A reaction vessel equipped with stirrer, heating mantle, thermometer, distillation column, and means for providing a blanket of nitrogen is charged at room temperature with 1303.6 pbw of trimethylol propane. Next, the charge is heated over 1 hour and 5 minutes to a temperature of 120° C. When the temperature reaches 120° C., the addition of DOW CORNING 3037 INTERMEDIATE is begun and continued over 3 hours and 10 minutes while the temperature rises from 120° C. to 130° C. By the end of this 3 hour and 10 minute period, a total of 2660.8 pbw of the DOW CORNING 3037 INTERMEDIATE has been added. Heating is continued for an additional 6 hours and 25 minutes while the temperature rises to 140° C. whereupon heating is discontinued, and the reaction vessel is allowed to cool to room temperature within a period of 11 hours and 20 minutes. At the end of this period, heating is begun again and continued for 8 hours and 10 minutes until the temperature reaches 160° C. whereupon heating is discontinued, and the reaction vessel is allowed to cool to room temperature within a period of 15 hours and 30 minutes. At the end of this period, heating is begun again and continued for 7 hours and 55 minutes at the end of which period the temperature is 185° C. During the total time, a total of 495 ml of methanol is distilled and removed. The reaction product is an organosilane-polyol resin having a theoretical solids content of 100 percent by weight, a Gardner-Holdt viscosity at 25° C. of U+, and a density of 1.076 grams/cubic centimeter. The organosilanepolyol resin is then reduced with ethylene glycol monoethyl ether to a total solids content of 80 percent by weight.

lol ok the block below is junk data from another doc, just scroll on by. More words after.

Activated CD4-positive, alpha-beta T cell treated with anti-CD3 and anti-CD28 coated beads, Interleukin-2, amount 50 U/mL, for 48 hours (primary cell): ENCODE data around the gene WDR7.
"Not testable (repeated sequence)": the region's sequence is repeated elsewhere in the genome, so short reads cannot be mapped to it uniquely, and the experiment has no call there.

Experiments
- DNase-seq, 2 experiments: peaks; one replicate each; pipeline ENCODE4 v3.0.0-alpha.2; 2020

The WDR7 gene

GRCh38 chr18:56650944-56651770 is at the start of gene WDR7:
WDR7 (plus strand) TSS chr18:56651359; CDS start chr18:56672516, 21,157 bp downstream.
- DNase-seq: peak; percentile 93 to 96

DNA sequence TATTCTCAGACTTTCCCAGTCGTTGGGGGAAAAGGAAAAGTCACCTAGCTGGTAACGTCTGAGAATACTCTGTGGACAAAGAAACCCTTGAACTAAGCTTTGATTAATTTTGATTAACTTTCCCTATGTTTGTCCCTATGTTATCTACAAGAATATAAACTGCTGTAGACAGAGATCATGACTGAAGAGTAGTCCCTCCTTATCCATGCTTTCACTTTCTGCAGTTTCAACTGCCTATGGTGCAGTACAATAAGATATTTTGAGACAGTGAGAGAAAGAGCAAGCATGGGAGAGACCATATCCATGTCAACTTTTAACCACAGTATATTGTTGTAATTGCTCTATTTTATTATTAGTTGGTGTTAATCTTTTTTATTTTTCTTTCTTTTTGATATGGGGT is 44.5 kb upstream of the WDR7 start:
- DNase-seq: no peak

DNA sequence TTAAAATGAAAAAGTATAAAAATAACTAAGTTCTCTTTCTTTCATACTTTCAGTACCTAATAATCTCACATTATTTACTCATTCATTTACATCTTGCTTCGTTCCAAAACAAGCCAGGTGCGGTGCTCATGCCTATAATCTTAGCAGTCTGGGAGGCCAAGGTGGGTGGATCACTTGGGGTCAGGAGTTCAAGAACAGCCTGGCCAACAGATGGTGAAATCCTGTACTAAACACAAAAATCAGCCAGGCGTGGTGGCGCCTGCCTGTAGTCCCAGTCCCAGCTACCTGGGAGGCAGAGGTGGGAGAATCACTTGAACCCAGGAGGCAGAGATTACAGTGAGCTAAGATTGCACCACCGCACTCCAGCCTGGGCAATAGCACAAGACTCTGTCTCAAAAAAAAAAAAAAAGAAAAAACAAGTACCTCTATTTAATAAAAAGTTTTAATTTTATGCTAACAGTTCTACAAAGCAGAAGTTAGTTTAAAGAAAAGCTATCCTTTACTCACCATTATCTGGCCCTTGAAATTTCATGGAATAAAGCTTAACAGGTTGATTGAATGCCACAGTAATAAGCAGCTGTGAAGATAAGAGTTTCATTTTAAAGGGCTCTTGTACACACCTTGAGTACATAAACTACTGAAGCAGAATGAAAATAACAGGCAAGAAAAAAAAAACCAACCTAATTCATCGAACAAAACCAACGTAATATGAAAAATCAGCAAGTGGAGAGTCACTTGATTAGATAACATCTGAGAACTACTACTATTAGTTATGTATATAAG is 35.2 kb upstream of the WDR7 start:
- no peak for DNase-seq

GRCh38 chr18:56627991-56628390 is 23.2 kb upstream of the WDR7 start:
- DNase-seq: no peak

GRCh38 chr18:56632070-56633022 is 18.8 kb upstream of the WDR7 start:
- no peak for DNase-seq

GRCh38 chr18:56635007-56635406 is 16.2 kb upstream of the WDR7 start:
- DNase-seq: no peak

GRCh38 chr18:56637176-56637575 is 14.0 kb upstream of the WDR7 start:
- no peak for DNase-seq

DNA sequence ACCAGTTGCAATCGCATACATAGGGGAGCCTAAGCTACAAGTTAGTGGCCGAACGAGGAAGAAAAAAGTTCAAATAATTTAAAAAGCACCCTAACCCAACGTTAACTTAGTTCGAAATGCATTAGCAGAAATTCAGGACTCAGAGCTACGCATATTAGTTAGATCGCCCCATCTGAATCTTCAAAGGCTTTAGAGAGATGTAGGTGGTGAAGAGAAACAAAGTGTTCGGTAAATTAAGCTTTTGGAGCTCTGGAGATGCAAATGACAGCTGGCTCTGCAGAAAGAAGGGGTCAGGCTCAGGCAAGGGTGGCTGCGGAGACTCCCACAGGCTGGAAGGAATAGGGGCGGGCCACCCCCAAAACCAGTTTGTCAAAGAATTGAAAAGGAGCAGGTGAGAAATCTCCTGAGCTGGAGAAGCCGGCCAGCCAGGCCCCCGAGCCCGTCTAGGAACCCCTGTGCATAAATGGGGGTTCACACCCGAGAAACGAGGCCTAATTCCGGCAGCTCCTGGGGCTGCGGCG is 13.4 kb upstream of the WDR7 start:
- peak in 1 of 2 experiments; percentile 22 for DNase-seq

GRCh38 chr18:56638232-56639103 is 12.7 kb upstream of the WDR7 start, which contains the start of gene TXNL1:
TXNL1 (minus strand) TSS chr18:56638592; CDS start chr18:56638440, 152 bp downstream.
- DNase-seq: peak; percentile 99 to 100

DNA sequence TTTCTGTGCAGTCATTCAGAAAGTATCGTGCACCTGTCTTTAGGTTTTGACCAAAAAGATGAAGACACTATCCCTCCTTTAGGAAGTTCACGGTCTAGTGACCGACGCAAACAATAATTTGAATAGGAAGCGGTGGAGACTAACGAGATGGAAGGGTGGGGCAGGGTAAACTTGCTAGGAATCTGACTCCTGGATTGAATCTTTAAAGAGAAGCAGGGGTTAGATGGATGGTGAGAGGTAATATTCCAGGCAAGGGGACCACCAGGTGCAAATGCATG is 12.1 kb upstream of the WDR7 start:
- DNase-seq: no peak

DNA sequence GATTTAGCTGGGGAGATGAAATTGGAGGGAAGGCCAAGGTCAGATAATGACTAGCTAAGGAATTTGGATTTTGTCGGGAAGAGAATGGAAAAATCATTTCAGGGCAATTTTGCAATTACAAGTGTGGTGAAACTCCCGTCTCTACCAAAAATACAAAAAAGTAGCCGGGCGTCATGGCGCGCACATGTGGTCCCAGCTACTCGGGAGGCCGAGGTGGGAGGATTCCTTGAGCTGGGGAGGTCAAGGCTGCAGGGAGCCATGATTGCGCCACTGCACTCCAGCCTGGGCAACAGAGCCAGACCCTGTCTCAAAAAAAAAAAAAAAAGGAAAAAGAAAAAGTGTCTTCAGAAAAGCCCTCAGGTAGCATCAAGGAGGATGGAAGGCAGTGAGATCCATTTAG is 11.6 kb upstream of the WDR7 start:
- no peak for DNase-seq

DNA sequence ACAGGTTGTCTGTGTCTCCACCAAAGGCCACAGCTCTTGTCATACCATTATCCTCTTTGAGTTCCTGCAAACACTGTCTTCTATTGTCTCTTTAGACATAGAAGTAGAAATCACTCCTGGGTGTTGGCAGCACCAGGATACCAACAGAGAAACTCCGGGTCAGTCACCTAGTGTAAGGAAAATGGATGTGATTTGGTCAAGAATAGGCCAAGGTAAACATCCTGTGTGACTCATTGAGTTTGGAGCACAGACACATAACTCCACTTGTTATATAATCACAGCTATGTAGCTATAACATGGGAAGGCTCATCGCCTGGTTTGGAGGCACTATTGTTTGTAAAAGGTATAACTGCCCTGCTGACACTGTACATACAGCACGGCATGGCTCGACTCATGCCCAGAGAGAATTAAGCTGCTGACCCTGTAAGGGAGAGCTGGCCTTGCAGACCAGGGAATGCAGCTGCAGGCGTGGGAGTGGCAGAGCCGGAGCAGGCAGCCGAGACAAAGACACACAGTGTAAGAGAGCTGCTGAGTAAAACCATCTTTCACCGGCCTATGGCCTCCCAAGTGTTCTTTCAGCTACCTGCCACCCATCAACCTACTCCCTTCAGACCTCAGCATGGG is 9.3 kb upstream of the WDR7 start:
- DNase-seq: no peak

(b) Coating Composition

A coating composition is prepared as follows. First, 348.0 pbw of CYMEL 303 and 206.5 pbw of NIAX POLYOL LS 490 are stirred together followed by the addition with agitation of 58.0 pbw of the organosilane-polyol of Example 5(a). Next, 23.2 pbw of DOW CORNING 1248 FLUID is added with agitation. The resulting mixture is agitated with a Cowles blade to a temperature of 120° F. (48.9° C.) at which point is added 42.9 pbw of N-methyl-2-pyrrolidone and 27.8 pbw of the BYKETOL-OK leveling agent described in EXAMPLE 1. The resulting mixture is agitated until smooth after which 2.3 pbw of diisopropanolamine is stirred into the mixture to raise the pH to 8.0. The mixture is then agitated for about 15 minutes followed by the addition of 116.0 pbw of deionized water. Next, 45.36 pbw of a 65 percent by weight solution of paratoluene-sulfonic acid in water and 108.68 pbw of water are successively added with agitation to produce a water reduced coating composition of the invention, herein designated 5A having a theoretical solids content of 73.6 percent by weight.

(c) Coating composition 5A is both applied to the paper side of several decorative paper-overlaid, wood based wall panels and cured in the same manner as described in EXAMPLE 4 above.

(d) Tests 1, 2, 3, and 4 described in EXAMPLE 4 are performed on the cured coating compositions 5A in the same manner as described previously except that in Test 3, Number 600 masking tape available from 3M Corporation is utilized instead of the No. 250 masking tape and in Tests 1 and 5 the acetone is allowed to remain on the film for 3 minutes instead of 60 seconds. The test results are summarized in the following TABLE 6.